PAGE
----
As the newly elected secretary of PCMS, Dr. Christina Arredondo’s path to organized medicine began during several experiences throughout her training. As a student, her passion for organized medicine began while volunteering in student-run clinics, which kindled her interest in clinic management. Her desire to obtain a global understanding of medicine and health care systems led her to complete a public health fellowship as part of her residency training. This experience inspired her to think globally within our own community by serving as the clinical director for a Native American nation ― the local Pascua Yaqui tribe. In her role, she relishes the additional opportunities to advocate for Native American health self-governance and access-to-care.
Her public health interests remain focused on improving global medical systems for patients and physicians. In the immediate future, she believes PCMS could benefit from working closely with the county health department to improve local population health through networking and informing local physicians. Based on her previous experience, health care advocacy through resolutions and legislation is more likely to happen at the state or national levels. Unfortunately, physicians at the county level can sometimes feel disconnected from the broader organizations because it can be hard to understand how to get involved or how to best assist, especially at a distance. However, she is hopeful that there will be more opportunities for advocacy at the county level with increased engagement from local physicians and medical students.
Similarly to PCMS, ArMA has historic roots and was founded in 1892. The organization has more than 4,000 members. ArMA’s larger membership base allows for greater funding and advocacy opportunities through formal advocacy committees and public health policy. The Legislative and Governmental Affairs Committee has an active role in reviewing and determining ArMA’s stance on health-related policy under consideration by the state legislature. In addition to policy opportunities, the ArMA Public Health Committee meets regularly with state public health officials to discuss any potential medical issues that arise within the state, including communicable diseases and disaster preparation.
Dr. Michael Hamant, Past President of ArMA, got his start in organized medicine as a medical student at the University of Arizona in Tucson. He joined the AMA as a student and was a member of both the Medical Student and Resident Physician sections. Locally, Dr. Hamant is a current member of PCMS and has served as President. Now as a current Arizona state delegate to the AMA, Dr. Hamant is passionate about advocating for patients and physicians through health care reform, health policy and resolutions, which increase the transparency of health insurance and coverage. Most recently, he and ArMA worked with state legislators to eliminate surprise billing for patients in Arizona, which can result in astronomical charges for services rendered to patients outside of network.
As a state delegate to the AMA, Dr. Hamant is tasked with reviewing health care resolutions brought forth at national annual and interim meetings. Together with other members of the Arizona delegation, they review each proposed policy and take an official position. If Arizona strongly supports or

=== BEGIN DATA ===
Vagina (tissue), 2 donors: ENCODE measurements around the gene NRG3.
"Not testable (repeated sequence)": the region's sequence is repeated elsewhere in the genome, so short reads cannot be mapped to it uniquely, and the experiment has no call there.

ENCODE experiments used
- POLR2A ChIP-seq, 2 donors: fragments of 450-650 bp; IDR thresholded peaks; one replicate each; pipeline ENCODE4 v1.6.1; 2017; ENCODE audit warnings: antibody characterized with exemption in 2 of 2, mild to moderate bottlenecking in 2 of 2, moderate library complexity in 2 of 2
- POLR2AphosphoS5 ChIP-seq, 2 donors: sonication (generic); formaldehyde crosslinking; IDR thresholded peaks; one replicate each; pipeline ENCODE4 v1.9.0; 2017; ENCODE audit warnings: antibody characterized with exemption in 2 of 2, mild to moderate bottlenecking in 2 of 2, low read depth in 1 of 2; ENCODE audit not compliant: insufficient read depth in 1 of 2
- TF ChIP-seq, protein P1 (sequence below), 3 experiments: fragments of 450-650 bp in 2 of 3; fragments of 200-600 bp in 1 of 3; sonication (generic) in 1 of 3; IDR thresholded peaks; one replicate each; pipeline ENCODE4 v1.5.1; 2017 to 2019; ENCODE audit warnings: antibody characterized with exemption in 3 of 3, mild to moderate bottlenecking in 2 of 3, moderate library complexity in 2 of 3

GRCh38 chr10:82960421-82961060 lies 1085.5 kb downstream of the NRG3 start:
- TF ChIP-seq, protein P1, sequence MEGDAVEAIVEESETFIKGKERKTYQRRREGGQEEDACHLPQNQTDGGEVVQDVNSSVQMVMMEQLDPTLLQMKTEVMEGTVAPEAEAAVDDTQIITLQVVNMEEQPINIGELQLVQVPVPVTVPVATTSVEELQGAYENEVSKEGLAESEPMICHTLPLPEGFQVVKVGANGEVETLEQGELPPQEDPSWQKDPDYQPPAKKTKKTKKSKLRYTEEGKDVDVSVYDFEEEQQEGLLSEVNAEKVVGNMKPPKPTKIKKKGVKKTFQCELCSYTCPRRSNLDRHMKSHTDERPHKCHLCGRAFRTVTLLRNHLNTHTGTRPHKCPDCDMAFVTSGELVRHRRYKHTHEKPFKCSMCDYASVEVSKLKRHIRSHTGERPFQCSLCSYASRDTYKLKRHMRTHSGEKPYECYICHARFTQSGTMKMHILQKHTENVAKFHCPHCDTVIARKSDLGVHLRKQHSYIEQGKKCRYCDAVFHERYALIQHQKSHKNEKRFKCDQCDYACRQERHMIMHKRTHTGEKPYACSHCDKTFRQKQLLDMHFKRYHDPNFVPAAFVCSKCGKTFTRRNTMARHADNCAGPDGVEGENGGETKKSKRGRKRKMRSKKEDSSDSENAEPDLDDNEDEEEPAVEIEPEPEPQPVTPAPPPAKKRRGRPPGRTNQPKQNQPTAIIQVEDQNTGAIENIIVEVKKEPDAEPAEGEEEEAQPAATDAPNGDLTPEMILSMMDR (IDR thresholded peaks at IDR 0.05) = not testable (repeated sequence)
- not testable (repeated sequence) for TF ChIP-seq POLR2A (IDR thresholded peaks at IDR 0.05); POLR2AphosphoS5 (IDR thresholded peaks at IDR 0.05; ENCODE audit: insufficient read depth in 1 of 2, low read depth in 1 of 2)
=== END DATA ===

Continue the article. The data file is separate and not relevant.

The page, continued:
strongly opposes a resolution under consideration, then the delegation gives testimony of its importance at reference committees. Policies that pass this process are then brought forth to the House of Delegates, where they are formally voted upon by AMA delegates, like Dr. Hamant.
On a national level, there are many opportunities to become active in the American Medical Association through state, medical specialties and other committees. However, in discussion with Drs. Hamant and Arredondo, they believed it is best to get started early as a medical student. Once in residency training or ingrained in running a practice, it can be difficult to find the time and best route to become involved. Importantly, from my discussions with Dr. Hamant and Mr. Carey, medical student participation is encouraged at all levels of organized medicine. Dr. Hamant noted there have been several excellent resolutions that have developed from the Medical Student Section of the AMA in recent years and the younger perspective is often valued.
My investigation into county and state health care leadership has inspired me to get involved at the local level in the future. It was a delightful experience to meet leaders who are so passionate about improving circumstances for both patients and fellow health care providers alike. I feel that there is immense potential in extrapolating this sense of community involvement to all levels of the health care hierarchy. In my experience, AMA advocacy could benefit greatly from deep dives into county issues and perspectives. With more than 3,200 counties in our country, we have a wealth of ideas to tap and a wide diversity of thought that we could all learn from. Through my time with Pima County Medical Society, I know I certainly have.
Shannon Zullo is a fourth year medical student at the University of Arizona College of Medicine ─ Tucson. She is a medical student member of Pima County Medical Society.